In the wake of the shooting in Plymouth, that resulted in the deaths of five people and then later the shooter himself, as is frequently the case, the media turned it’s focus onto the ‘why’. From discussing the shooter’s ‘incel’ or ‘involuntary celibate’, ideology, his autism diagnosis to his mental health struggles over lockdown. Sometimes, our propensity to ‘explain away’ violent acts inadvertently stigmatises those who already experience discrimination and misunderstanding – so how can we be more responsible?
Why we default to ‘explaining away’ violent crime
After a violent crime takes place, especially one that is heavily reported on such as the mass shooting in Plymouth by Jake Davidson, or the kidnapping and subsequent murder of Sarah Everard, the public often enters a state of heightened fear and anxiety.
In this fear it is easy to fall back onto a desire to ‘explain away’ a person’s violent actions. Extreme violence is an unfortunate fact of our society, however, most of us aren’t forced into facing up to this fact in our every day lives. Because of this, we frequently make unsubstantiated conclusions and cognitive leaps to reduce what is likely, complex pathology and motivation into something digestible.
Stephen Benning, a professor of psychology at the University of Nevada, Las Vegas spoke to Stylist about this human need to identify cause and blame: “Threats that are unexplained and inexplicable generate profound anxiety in us because we wonder when they might happen again and how to protect ourselves from them.”
More often than not, this desire to soothe our anxiety and reach for a fixed reason or motive falls on mental health and or mental illness. This makes a lot of sense because, as discussed in our article on psychosis and stigma, popular media has, for the last sixty years consistently portrayed violent crimes as being enacted by unstable, mentally ill people.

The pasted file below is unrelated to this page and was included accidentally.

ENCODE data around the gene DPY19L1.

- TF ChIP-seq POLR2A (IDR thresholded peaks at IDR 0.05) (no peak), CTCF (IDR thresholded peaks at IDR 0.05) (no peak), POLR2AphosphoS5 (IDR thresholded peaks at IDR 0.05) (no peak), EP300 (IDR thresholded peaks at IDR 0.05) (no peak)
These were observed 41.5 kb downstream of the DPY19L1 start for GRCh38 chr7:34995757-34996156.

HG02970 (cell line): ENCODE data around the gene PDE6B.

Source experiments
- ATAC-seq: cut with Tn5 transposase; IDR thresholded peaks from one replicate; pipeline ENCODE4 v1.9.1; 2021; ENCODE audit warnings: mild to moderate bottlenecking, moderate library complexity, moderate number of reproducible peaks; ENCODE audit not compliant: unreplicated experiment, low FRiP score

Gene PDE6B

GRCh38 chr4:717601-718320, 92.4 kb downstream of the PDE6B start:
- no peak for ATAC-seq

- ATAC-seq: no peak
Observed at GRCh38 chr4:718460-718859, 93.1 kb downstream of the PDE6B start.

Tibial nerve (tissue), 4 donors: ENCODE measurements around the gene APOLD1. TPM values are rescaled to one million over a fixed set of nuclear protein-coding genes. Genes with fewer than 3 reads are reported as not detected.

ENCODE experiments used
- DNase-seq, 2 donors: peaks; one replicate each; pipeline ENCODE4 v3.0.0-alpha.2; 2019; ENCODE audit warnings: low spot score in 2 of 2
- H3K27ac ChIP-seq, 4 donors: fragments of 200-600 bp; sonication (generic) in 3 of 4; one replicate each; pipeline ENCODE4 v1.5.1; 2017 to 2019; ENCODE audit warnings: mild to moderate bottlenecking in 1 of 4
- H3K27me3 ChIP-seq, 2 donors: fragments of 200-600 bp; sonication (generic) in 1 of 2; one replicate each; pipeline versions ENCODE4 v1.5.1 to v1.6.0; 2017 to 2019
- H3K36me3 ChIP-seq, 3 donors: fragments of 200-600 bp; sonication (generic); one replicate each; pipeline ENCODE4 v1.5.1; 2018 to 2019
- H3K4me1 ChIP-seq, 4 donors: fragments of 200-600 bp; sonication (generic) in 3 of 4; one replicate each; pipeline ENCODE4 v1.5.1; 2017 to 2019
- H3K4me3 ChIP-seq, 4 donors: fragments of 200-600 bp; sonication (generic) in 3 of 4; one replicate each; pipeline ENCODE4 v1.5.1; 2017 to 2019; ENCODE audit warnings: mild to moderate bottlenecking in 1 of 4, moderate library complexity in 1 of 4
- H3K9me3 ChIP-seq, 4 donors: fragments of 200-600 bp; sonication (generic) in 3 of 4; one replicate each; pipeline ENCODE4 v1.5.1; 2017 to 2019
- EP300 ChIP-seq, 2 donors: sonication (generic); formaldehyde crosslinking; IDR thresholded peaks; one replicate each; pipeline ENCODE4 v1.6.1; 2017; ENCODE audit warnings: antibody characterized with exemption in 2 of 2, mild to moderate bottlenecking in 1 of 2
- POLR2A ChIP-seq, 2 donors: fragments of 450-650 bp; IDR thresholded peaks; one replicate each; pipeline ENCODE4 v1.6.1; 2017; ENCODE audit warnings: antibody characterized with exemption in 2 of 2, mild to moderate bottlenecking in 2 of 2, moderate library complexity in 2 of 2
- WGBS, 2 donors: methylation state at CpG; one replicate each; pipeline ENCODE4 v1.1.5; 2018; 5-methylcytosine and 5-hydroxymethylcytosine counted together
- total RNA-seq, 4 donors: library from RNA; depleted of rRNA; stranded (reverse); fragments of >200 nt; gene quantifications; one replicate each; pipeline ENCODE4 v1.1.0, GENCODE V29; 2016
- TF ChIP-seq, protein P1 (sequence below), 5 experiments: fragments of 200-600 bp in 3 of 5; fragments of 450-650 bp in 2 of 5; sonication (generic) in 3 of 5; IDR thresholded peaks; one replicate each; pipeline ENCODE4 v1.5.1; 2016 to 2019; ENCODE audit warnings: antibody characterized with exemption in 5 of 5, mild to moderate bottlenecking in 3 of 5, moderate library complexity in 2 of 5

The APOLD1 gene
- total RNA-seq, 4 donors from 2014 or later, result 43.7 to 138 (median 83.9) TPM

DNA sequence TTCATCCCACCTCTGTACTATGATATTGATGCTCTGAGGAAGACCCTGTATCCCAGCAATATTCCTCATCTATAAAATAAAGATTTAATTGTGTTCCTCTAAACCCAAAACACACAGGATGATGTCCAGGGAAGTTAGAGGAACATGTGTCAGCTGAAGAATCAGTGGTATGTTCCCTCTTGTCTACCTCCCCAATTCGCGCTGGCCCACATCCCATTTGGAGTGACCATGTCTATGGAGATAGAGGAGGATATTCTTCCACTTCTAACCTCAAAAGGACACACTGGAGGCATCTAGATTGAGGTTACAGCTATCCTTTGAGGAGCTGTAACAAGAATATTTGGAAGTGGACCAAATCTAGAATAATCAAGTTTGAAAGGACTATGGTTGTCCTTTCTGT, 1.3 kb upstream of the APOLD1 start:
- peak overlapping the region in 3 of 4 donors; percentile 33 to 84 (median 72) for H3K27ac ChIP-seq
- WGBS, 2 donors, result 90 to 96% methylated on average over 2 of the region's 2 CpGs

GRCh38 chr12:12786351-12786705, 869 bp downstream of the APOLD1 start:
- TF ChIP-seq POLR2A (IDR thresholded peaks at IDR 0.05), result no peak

This isn’t to say that some element of mental health, mental illness or disordered personality might not contribute to the pathology of those who commit violent crimes, however the tendency to focus on this as the sole reason behind violent acts, such as mass shootings both in popular media and news media can be exceedingly damaging.
We spoke to Jillian Peterson who heads The Violence Project with her professional partner, James Densley. The Violence Project is the US’s ‘most comprehensive mass shooter database’ as the website states. Peterson and Densley have also authored a book together as a result of the project, The Violence Project: How to Stop a Mass Shooting Epidemic.
Asking Peterson about society’s tendency to only make allowances for and attribute mental health as a reason for mass shooters who are young, white, straight cisgendered men she said:
“Mass shootings are crimes that are terrifying and irrational, so we look for explanations to help them make sense. Media and politicians often focus on mental illness as an explanation. Mental health histories are common among mass shooters, but so are other factors such as histories of violence and hateful beliefs. Our research shows that mass shooters follow a pattern of traumatic childhoods, reaching a state of crisis, suicidality, radicalization to hate, studying other mass shooters for validation, and access to guns. Mental illness is often a part of the pathway to violence for these perpetrators, but it doesn't fully explain their crime.”
Following on from this we also asked her about what this tendency can mean for the stigmatisation of mental illness, Peterson said:
“The vast majority of people with serious mental illness living in the community are not violent, and people with serious mental illness are more likely to be victims than perpetrators of crime. The data does not support blaming mass shootings exclusively on serious mental illness, doing so risks stigmatizing the millions of people who are affected by serious mental illness each year. It also misses the important role of other explanations and motivating factors.”
- See also: 'Fighting stigma: what is psychosis?'